Tropical cyclones (TCs) are one of the most destructive types of weather events on Earth, damaging people’s lives and property, and local infrastructure, and thus causing huge economic losses. TCs are powerful circular storms that originate in warm tropical oceans and are accompanied by heavy rainfall and strong winds.
However, there was no consensus among scientists regarding global trends in TC frequency and severity due to the effects of climate change on ocean temperatures. Hence, to achieve this, and to better prepare for these extreme weather events in the future, comprehensive assessment of different TC properties across ocean basins is vital.
In a recent study published in Atmospheric and Ocean Science LettersProfessor Wen Zhou of Fudan University, China, and Irandani Lakshani, a postgraduate researcher at the City University of Hong Kong, shed further light on the remarkable decade-wide shifts and trends in global technical cooperation activities from 1980 to 2021.
The study reveals a significant increase in TCs in the North Atlantic and North Indian Ocean basin over the past four decades, while there has been a decrease in the western North Pacific. It was also found that the genesis of TCs in the Eastern Pacific, South Indian and South Pacific basins has declined since 1980, although this trend is not statistically significant.
Besides the frequency of TC genesis, the intensity of TCs also varied significantly between different ocean basins.
“Remarkably, the average TC maximum intensity over the northern Indian Ocean has increased significantly recently, and this can be explained by an upward trend in mid-tropospheric relative humidity and a decreasing vertical wind shear in this basin,” says Professor Chu and Lakshani. Their study also indicates that the average TC density in the eastern Pacific has decreased significantly, while it has increased significantly in the southern Pacific.
Furthermore, they observed an increasing trend in TC intensity in the western North Pacific but a decreasing trend over the North Atlantic. The intensity of TC in the North Atlantic may be related to the downward trend of relative humidity in the mid-troposphere, especially in the southern North Atlantic.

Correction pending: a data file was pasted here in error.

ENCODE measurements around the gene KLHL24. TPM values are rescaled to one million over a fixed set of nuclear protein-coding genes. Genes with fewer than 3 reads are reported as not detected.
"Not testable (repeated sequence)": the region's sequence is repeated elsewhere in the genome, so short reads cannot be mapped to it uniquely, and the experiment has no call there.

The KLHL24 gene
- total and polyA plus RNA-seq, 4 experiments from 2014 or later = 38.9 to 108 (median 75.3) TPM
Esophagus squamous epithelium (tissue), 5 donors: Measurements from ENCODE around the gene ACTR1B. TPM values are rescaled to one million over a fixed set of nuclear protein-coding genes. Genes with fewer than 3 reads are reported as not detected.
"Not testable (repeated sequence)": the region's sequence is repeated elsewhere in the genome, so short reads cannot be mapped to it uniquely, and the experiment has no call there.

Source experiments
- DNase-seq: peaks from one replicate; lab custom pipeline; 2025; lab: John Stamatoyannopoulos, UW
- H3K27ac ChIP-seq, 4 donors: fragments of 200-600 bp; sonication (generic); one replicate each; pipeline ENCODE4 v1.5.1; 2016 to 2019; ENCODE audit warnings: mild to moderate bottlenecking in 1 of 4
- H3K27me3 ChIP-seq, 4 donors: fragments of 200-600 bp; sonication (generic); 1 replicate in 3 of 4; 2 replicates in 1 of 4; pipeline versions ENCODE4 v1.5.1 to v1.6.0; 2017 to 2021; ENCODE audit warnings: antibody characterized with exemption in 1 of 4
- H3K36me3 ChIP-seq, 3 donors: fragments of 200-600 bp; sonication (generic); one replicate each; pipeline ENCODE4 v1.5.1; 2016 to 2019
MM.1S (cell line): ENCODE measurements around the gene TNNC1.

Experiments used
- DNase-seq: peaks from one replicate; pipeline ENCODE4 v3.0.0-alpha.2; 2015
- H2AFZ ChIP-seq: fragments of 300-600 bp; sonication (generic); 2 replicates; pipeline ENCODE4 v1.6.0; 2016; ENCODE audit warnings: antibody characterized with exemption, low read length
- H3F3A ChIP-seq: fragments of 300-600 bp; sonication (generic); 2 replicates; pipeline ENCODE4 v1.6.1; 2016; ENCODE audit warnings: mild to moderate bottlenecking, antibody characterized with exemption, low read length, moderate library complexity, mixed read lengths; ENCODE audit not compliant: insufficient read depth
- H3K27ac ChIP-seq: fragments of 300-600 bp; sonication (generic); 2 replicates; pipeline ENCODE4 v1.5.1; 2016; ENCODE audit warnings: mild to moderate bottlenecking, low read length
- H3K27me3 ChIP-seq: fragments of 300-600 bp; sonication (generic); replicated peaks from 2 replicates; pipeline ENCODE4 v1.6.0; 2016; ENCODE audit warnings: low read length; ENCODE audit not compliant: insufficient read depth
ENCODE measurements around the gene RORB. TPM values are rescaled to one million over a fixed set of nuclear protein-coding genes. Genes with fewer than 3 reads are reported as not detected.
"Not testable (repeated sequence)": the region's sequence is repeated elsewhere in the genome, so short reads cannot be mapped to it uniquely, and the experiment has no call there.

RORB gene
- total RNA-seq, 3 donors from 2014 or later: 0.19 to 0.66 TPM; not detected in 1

Another result of this work is the indication of a significant correlation between the average large-scale characteristics of both vertical wind shear, relative humidity, and TC frequency in different ocean basins. Moreover, the correlation between TC frequency, vertical wind shear and relative humidity varies across basins, suggesting a remote connection between basins (a term used in atmospheric science to describe climatic linkages between geographically separated regions).
In summary, this study provides valuable insights into global TC trends, which is critical to improving our understanding of the evolution of TCs. Furthermore, the study highlights the need for further research into the reasons behind these shifts in TC activity for future predictability and preparedness.
Widana Arachchige Erandani Lakshani et al, Decadal shifts and trends in global tropical cyclone activity from 1980 to 2021, Available here. Atmospheric and Ocean Science Letters (2022). DOI: 10.1016/j.aosl.2022.100321
the quote: Clarifying Tropical Cyclone Trends to Better Prediction and Deal with Their Destruction (2023, May 11) Retrieved May 11, 2023 from https://phys.org/news/2023-05-trends-tropical-cyclones-cope-destruction.html
This document is subject to copyright. Apart from any fair dealing for the purpose of private study or research, no part may be reproduced without written permission. The content is provided for informational purposes only.